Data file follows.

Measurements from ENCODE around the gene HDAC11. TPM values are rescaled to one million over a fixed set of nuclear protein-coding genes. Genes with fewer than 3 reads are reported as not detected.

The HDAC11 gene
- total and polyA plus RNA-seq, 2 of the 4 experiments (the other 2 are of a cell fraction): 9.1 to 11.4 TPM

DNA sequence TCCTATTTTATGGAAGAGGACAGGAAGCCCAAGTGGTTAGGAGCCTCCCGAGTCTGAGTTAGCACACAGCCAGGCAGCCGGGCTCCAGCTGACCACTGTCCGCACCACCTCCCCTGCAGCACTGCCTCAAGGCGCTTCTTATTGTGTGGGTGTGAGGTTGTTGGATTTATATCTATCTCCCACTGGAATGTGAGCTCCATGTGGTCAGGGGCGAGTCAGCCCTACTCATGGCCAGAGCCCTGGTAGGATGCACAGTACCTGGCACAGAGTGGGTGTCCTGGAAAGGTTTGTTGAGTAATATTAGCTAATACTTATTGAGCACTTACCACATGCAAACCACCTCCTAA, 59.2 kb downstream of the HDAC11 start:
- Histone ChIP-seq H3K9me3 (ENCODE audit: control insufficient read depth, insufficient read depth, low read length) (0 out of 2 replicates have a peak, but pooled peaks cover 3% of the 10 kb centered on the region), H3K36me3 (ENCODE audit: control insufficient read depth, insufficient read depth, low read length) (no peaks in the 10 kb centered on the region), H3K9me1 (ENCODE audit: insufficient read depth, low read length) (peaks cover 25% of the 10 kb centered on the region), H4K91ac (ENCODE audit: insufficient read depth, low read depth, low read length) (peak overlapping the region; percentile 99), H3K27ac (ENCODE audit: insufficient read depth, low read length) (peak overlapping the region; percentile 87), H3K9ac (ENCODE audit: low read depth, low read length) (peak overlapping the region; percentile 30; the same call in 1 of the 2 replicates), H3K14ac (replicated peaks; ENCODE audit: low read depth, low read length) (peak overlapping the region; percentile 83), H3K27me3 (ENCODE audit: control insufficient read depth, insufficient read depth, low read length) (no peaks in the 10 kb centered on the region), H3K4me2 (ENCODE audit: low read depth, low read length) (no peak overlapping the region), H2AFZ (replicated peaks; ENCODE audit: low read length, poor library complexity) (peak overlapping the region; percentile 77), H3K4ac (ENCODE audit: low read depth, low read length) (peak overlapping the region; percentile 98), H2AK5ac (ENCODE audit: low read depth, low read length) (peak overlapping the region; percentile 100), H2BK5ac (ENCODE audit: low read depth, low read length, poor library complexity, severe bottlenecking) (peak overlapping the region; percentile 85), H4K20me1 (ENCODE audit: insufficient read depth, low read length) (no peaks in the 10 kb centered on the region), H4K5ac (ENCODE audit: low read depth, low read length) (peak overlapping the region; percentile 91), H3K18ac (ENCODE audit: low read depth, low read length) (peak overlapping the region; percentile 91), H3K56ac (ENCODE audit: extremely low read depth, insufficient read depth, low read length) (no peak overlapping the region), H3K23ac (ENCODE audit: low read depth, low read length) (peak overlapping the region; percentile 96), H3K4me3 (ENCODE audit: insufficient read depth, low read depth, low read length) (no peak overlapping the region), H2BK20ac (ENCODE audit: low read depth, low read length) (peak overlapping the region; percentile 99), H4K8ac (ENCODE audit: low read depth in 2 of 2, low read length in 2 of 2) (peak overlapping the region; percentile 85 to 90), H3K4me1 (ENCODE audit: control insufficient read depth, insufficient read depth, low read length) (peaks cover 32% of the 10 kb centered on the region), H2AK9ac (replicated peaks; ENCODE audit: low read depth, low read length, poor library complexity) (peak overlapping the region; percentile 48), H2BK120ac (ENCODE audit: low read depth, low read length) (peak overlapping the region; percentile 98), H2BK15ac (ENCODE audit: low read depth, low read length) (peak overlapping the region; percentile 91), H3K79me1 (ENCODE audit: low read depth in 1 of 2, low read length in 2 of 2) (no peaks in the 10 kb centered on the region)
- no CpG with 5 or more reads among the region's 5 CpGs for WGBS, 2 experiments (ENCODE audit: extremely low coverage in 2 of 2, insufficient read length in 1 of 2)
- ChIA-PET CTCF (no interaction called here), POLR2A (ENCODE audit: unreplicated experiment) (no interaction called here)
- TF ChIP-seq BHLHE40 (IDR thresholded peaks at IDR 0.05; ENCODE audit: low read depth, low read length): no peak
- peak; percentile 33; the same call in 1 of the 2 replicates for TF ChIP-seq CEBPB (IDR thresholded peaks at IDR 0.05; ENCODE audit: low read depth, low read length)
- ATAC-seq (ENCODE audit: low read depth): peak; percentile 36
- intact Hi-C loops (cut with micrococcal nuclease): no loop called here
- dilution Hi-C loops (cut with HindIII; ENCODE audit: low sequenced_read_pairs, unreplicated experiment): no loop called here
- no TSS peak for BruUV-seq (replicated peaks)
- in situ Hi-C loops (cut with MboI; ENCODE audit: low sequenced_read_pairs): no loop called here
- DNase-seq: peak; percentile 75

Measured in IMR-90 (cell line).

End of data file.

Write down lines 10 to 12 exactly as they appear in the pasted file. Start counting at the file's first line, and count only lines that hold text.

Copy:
- ATAC-seq (ENCODE audit: low read depth): peak; percentile 36
- intact Hi-C loops (cut with micrococcal nuclease): no loop called here
- dilution Hi-C loops (cut with HindIII; ENCODE audit: low sequenced_read_pairs, unreplicated experiment): no loop called here